Then, either from behind a curtain or from out of an old PE store cupboard, WEEE Man dramatically appears. The children as you can imagine get very excited to see him. WEEE Man is the strong silent moody type of Superhero and during his appearance he wanders among the children without uttering a single word. Any questions that the children have for him are answered by a member of the recycling team. Once a brief Q&A session has taken place, WEEE Man takes his leave and goes back from where he appeared from. After the assembly finishes, a few lucky children are chosen to stay behind for photographs with him. Even close up to WEEE Man the children are still in awe of him and are a little nervous of having their picture taken with him.

WEEE Man at John Stainer School.

Before disappearing after the assemblies, we leave a few hundred flyers behind which the school distribute to the children via their book bag. The aim of the leaflet is to inform parents, carers, aunties, uncles, grandparents etc. of the forthcoming WEEE Week which takes place two weeks after the assemblies. We leave a week between collections and assemblies to give us more time to put further messages out on Twitter and deliver more leaflets in the local community.

Then two weeks later we return to the school which a large collection vehicle, an A frame sign and start collecting all manner of electronics from school children, parents and teachers alike. This year we collected old video recorders, DVD players, clockwork radios and regular radios, lots of hairdryers and irons, a few toasters, a couple of food mixers, some speakers, some old CCTV equipment, amplifiers, a few laptops, lamps, bread makers, mobile phones, vacuum cleaners, microwave ovens, old computers, printers and an abundance of cables and plugs.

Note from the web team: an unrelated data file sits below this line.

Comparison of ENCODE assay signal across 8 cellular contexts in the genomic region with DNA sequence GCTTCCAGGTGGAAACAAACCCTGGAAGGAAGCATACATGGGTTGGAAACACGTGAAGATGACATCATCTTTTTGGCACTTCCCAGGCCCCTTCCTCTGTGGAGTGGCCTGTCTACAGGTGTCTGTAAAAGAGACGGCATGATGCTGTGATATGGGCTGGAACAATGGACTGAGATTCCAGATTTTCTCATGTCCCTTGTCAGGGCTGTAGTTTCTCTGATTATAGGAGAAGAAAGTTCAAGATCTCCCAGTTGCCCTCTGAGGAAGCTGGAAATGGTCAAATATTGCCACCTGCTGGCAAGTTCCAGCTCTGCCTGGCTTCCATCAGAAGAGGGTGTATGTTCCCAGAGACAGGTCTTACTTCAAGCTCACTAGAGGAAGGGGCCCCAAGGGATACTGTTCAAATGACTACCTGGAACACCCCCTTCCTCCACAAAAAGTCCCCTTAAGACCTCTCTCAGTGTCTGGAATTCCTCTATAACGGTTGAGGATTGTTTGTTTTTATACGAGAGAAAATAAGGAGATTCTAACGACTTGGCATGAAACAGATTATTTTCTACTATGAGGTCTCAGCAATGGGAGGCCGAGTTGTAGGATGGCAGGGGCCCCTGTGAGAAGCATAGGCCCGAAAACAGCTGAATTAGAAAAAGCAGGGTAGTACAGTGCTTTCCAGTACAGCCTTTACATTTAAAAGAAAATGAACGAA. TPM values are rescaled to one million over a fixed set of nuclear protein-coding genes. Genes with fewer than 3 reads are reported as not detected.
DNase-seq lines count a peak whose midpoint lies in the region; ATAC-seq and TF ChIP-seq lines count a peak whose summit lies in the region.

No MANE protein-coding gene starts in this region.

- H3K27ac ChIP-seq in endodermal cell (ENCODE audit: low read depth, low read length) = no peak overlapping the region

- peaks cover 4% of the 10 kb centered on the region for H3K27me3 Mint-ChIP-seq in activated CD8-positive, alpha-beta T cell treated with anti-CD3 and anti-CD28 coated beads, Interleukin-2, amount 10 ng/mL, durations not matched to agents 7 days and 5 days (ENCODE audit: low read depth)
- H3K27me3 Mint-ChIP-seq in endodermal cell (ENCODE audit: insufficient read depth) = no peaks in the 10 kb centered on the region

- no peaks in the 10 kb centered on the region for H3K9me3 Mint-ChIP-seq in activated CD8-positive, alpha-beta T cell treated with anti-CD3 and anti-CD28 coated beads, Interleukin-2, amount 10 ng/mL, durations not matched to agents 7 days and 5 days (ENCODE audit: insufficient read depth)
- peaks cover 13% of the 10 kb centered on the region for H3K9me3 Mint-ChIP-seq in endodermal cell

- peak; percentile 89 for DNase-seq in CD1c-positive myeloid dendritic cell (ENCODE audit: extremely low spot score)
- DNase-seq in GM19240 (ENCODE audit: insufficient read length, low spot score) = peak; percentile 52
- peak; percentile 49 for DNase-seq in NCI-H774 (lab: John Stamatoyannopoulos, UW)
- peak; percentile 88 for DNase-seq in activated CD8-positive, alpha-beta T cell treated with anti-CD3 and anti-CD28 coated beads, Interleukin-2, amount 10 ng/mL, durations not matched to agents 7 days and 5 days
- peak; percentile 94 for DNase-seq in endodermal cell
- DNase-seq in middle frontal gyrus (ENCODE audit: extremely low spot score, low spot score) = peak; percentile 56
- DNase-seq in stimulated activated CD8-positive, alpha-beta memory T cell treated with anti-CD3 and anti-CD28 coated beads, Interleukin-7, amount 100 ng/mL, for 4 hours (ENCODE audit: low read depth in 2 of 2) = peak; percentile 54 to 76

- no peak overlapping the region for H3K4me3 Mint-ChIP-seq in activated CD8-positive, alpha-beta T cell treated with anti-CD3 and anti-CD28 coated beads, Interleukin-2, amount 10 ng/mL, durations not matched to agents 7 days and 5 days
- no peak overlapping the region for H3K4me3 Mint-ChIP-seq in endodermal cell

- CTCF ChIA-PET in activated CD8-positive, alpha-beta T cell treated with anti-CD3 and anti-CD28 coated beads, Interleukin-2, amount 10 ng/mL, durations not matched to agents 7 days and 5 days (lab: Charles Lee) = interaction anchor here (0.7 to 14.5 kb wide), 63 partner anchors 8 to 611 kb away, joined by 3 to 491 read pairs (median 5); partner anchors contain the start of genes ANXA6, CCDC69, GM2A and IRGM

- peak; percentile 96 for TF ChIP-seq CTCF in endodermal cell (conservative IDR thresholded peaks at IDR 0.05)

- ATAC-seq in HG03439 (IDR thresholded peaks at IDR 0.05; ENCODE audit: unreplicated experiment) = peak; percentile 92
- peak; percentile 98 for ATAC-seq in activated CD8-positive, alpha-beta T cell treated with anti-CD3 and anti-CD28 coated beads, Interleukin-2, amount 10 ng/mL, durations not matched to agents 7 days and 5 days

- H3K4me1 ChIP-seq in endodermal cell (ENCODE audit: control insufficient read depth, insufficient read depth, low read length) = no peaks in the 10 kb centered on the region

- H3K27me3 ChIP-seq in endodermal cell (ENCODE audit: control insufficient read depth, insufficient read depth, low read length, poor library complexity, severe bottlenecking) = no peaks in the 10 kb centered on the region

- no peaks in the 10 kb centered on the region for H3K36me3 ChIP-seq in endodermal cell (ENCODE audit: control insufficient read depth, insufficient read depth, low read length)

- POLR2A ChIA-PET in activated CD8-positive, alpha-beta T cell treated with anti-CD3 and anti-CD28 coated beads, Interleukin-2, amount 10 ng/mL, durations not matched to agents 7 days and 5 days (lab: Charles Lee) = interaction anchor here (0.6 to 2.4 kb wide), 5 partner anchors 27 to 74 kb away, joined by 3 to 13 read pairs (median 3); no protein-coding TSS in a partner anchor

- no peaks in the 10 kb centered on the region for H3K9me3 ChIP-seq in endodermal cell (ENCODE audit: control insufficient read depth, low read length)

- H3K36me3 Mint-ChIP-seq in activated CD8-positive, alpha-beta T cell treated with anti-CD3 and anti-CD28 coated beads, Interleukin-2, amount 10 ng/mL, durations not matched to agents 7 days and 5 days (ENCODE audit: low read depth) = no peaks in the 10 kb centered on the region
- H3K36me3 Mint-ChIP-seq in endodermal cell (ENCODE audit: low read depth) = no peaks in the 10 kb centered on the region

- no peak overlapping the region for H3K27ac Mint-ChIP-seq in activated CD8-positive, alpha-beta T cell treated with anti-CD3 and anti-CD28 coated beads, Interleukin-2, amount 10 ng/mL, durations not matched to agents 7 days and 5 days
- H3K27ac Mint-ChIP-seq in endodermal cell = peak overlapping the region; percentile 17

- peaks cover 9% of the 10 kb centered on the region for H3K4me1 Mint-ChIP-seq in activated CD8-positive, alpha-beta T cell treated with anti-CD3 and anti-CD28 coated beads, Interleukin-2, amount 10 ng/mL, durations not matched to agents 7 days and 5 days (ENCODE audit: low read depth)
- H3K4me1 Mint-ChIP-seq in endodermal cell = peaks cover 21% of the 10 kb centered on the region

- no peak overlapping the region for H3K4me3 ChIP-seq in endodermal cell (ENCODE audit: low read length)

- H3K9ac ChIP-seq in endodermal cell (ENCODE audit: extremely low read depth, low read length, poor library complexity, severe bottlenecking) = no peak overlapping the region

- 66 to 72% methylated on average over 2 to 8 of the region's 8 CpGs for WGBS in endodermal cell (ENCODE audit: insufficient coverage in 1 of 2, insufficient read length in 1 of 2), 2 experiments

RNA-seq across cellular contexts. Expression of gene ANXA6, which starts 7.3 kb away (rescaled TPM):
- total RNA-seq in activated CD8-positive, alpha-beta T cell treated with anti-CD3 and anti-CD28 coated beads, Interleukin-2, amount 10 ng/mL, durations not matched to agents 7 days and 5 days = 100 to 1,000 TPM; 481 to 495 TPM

We return with a truck and an A frame sign to collect all those unwanted electrical items.

With regard to this years efforts, the recycling team would like to say a big thank you to the five schools that took part in the WEEE Week event and they were Tidemill Academy, Deptford, John Stainer school, Brockley, Adamsrill Primary school, Sydenham, Coopers Lane Primary school, Grove Park and St Augustine’s Catholic Primary school, Catford.

Through the partnership of Lewisham’s recycling team and the participating schools above, we managed to collect over a tonne of waste electrical and electronic equipment this year.

If there are other schools that would like to participate next year and think their assemblies would benefit from a visit by our Superhero WEEE Man, then please contact paddy.swift@lewisham.gov.uk

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3 thoughts on “What a busy WEEEk that was

  1. Hello!
    how should we dispose of electrical equipment too large to take to one of your events?

    I saw a company doing free business waste pick ups, but what about from homes?

    • Hello,

      The Council can collect fridges from your home but there is a cost of £30 per fridge. Other large electrical items can be taken to our Reuse and Recycling Centre on Landmann Way where they can be disposed of free of charge.

      Regards

  2. Pingback: Be a Recycling Superhero!! « Recycle for Lewisham